Keeping good records and attention to detail in your financials and tax documents is the best way to prepare for an audit. It can make a $19 million difference, as was illustrated in May of this year when the Tax Court refused Joseph Mohamed, a California entrepreneur, a charitable contribution deduction because he hadn’t complied with the substantiation requirements of Treas. Reg. §1.170-13.

Essentially, the problem boiled down to the fact that the entrepreneur hadn’t read the directions and had filled out Form 8283 (Noncash Charitable Contributions) incorrectly.

Joseph Mohamed is successful in real estate as a broker and certified appraiser. He is also a philanthropist, donating several significant properties to a variety of charities. In order to claim these donated properties as charitable contributions, he needed to fulfill the regulations for property contributions over $5,000. These regulations require that:

  • A qualified appraisal must be made not more than 60 days before the gift and no later than the due date of the return.
  • It must be signed by a qualified appraiser, who cannot be the donor or taxpayer claiming the deduction or the recipient of the property.
  • Also, the qualified appraisal must contain all the information required by the regulations, including a description of the property, the basis of the property, and the appraised FMV of the property.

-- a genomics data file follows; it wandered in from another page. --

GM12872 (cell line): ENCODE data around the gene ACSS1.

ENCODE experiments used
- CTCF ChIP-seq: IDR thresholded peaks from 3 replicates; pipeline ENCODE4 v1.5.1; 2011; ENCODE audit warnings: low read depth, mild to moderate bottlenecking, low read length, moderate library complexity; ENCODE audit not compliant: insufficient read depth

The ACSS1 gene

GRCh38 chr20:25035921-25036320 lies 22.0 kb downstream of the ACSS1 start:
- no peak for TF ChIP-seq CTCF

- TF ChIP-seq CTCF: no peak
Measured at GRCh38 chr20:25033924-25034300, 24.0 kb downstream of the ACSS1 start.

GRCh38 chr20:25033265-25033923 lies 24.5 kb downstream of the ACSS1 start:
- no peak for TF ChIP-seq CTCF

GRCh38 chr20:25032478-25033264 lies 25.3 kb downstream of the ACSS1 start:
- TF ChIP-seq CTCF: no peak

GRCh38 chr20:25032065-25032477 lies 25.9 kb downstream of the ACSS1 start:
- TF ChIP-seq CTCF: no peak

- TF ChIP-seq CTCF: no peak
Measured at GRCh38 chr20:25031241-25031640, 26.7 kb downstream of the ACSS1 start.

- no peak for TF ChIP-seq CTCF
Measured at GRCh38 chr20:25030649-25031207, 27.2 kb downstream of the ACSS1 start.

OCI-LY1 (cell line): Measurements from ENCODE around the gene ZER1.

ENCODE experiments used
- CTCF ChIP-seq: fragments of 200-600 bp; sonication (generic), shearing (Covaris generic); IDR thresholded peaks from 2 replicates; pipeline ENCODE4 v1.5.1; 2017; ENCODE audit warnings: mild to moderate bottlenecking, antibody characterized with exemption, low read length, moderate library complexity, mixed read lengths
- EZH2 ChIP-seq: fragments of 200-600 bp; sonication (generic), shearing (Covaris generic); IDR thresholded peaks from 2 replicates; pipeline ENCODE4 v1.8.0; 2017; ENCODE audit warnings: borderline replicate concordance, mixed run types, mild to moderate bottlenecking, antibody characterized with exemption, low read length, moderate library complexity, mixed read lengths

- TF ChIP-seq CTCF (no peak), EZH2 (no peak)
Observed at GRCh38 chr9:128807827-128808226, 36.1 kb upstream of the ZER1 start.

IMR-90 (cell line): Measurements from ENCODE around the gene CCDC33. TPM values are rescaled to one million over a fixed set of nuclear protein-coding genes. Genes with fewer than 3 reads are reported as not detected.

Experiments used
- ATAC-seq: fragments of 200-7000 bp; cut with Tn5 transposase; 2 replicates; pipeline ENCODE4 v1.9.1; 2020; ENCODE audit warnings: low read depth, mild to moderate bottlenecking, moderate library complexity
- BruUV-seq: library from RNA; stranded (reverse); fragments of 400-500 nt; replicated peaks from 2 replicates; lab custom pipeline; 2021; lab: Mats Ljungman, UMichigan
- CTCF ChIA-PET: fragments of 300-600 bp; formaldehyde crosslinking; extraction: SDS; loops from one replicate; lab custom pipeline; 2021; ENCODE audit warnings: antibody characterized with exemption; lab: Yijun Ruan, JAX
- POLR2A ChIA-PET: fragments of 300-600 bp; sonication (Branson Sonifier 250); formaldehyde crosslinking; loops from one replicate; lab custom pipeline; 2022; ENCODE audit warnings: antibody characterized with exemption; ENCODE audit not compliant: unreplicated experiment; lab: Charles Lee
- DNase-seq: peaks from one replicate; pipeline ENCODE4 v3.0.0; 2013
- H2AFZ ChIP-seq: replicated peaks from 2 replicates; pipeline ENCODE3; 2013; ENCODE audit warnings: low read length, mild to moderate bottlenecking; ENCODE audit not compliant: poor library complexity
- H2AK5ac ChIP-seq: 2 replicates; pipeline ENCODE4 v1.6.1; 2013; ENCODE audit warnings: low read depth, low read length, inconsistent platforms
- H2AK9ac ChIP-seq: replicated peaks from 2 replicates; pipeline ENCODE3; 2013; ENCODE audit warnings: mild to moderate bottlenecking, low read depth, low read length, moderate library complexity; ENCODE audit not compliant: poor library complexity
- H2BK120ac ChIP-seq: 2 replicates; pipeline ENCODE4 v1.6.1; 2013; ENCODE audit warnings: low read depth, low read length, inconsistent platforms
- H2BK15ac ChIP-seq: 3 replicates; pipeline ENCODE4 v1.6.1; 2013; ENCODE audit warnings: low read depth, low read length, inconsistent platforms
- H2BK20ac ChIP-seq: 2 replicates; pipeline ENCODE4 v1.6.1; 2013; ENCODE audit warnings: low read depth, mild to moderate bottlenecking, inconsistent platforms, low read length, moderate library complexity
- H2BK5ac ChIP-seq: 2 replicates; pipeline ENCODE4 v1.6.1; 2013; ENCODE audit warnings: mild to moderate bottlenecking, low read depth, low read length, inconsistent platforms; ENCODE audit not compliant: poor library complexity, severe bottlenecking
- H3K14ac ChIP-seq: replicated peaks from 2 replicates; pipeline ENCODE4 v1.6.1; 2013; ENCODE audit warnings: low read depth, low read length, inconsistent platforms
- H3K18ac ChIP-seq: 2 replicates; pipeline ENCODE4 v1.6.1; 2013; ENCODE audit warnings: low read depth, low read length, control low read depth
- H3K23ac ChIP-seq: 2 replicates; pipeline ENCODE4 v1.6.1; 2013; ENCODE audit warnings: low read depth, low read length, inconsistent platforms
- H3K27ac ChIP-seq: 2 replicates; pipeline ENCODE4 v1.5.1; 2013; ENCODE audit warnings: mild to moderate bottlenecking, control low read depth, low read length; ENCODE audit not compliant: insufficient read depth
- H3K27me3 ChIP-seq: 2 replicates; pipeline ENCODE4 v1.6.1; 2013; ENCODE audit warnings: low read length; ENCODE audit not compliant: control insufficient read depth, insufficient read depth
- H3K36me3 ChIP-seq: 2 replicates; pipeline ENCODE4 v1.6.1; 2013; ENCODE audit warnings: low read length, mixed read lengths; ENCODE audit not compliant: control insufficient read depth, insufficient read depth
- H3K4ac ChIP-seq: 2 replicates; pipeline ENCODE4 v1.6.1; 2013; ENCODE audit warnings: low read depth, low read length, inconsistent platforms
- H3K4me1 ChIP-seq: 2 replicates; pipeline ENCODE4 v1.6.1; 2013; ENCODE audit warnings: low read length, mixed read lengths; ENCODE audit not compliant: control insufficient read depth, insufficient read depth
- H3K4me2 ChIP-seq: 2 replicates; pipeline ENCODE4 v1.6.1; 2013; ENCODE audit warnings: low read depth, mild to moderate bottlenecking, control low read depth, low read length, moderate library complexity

In 2005, Mohamed made his first significant real estate contributions. Contributions that, as a certified appraiser himself, he valued at $19 million. The problems started for Mohamed when, at tax time, he appraised the properties himself rather than getting an independent appraisal, failed to sign the Declaration of Appraiser, and failed to attach all the substantiation paperwork that was required.

The IRS noted the problems with the form and audited him, saying that he could not claim any of his charitable donations. In spite of the fact that Mohamed obtained an independent appraisal that showed the value of the properties actually exceeded what he’d claimed, the IRS pressed on. They said that since Mohamed had failed to provide all the substantiation paperwork, none of his contribution claims were valid. Mohamed spent the next few years fighting back, but to no avail.

Although the Tax Court acknowledged that Mohamed had indeed made a deduction of eligible properties to qualified organizations and that their ruling was harsh, it rejected all of Mohamed’s charitable contributions on the basis of Mohamed’s failure to comply with the requirements.

Details are important, especially when dealing with the IRS. It can’t be said enough: keep good records, and be sure you are following regulations and filling out forms precisely.